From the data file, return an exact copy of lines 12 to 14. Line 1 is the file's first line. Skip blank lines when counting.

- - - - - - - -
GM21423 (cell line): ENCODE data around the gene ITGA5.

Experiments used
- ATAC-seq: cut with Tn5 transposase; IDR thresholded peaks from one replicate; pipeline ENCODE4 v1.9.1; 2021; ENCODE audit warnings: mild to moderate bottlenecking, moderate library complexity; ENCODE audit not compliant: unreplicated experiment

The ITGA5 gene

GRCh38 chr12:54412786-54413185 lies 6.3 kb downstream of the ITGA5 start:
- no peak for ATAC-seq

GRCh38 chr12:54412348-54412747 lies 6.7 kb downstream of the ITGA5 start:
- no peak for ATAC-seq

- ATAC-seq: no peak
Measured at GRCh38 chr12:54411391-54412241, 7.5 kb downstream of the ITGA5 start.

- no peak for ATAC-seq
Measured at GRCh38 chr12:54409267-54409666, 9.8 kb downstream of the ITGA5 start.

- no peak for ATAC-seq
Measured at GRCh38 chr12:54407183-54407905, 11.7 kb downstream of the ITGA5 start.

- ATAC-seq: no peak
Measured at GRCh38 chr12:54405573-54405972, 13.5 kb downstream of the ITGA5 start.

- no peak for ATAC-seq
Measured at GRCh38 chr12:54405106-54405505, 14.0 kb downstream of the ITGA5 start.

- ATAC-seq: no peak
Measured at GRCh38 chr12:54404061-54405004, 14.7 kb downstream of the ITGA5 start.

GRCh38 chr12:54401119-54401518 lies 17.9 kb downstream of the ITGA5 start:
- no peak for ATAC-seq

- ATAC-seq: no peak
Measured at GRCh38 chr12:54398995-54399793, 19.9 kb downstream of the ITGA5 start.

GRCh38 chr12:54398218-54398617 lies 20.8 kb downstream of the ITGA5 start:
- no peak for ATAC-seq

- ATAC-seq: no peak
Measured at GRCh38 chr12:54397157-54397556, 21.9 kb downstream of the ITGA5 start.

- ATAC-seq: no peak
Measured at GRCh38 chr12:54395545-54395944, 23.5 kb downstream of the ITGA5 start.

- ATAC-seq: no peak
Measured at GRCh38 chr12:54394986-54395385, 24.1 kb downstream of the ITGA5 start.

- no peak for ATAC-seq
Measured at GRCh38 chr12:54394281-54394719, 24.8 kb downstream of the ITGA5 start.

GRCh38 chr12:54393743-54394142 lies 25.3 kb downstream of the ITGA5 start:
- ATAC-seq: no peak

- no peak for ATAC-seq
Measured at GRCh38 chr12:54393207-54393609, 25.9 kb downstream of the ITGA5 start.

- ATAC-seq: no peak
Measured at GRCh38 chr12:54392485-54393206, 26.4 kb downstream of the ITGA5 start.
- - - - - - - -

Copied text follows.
Measured at GRCh38 chr12:54409267-54409666, 9.8 kb downstream of the ITGA5 start.

- no peak for ATAC-seq
Measured at GRCh38 chr12:54407183-54407905, 11.7 kb downstream of the ITGA5 start.